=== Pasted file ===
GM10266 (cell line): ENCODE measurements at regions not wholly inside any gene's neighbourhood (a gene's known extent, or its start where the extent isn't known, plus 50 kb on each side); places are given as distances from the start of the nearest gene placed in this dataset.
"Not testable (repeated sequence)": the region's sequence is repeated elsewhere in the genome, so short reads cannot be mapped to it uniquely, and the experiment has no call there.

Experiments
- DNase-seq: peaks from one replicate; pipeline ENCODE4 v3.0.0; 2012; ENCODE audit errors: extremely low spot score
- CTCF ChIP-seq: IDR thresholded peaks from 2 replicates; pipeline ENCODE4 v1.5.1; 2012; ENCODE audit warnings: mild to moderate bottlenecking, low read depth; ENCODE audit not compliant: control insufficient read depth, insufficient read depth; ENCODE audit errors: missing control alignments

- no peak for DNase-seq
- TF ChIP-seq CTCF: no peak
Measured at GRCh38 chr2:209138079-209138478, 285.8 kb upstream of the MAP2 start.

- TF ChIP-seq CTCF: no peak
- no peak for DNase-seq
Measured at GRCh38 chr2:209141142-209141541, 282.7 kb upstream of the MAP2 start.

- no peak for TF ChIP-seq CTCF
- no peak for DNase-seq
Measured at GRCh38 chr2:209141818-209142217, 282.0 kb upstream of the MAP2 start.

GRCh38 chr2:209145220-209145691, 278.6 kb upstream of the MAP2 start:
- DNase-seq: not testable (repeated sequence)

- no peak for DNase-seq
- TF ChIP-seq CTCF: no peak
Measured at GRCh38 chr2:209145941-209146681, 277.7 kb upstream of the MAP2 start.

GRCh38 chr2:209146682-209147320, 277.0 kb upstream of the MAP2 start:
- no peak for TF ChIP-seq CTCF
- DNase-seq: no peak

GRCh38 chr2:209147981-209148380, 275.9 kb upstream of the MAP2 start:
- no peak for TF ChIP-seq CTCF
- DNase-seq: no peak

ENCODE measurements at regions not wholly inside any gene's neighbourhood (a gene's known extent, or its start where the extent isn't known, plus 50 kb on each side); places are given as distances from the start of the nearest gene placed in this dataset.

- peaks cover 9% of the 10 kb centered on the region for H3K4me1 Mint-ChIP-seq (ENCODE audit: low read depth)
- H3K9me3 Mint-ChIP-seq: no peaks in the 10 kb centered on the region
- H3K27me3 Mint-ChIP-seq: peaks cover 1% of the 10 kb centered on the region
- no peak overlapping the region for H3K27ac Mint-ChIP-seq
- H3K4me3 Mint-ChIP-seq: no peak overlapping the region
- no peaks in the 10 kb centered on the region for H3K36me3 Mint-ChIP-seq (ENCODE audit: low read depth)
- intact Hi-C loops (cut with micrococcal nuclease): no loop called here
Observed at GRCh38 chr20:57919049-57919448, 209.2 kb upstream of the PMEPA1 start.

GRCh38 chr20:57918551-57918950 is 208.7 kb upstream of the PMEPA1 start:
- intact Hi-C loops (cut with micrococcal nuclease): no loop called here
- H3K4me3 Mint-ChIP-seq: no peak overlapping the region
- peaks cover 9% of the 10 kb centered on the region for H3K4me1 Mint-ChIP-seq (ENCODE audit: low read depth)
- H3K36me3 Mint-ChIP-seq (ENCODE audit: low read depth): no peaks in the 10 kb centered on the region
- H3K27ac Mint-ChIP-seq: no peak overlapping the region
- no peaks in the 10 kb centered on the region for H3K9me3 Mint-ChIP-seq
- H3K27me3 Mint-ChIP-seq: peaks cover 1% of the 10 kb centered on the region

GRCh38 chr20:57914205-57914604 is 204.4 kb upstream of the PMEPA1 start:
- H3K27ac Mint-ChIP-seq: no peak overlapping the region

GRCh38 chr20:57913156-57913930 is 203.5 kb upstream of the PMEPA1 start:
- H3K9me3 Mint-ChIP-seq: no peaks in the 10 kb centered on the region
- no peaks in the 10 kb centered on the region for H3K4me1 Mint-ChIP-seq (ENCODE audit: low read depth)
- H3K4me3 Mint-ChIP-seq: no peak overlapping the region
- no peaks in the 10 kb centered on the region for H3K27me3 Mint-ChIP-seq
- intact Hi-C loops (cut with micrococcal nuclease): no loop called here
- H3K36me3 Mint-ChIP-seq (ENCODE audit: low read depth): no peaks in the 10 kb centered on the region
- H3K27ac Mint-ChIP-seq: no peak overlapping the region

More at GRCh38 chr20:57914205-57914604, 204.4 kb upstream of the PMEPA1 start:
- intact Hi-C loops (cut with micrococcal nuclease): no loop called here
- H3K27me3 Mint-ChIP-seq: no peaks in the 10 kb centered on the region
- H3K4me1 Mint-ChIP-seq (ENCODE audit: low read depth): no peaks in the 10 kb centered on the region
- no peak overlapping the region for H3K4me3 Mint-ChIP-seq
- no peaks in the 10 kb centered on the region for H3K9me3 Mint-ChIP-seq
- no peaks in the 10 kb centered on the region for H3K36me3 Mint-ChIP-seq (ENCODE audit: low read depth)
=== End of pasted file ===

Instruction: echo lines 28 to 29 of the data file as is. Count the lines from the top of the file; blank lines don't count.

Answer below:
- H3K9me3 Mint-ChIP-seq: no peaks in the 10 kb centered on the region
- H3K27me3 Mint-ChIP-seq: peaks cover 1% of the 10 kb centered on the region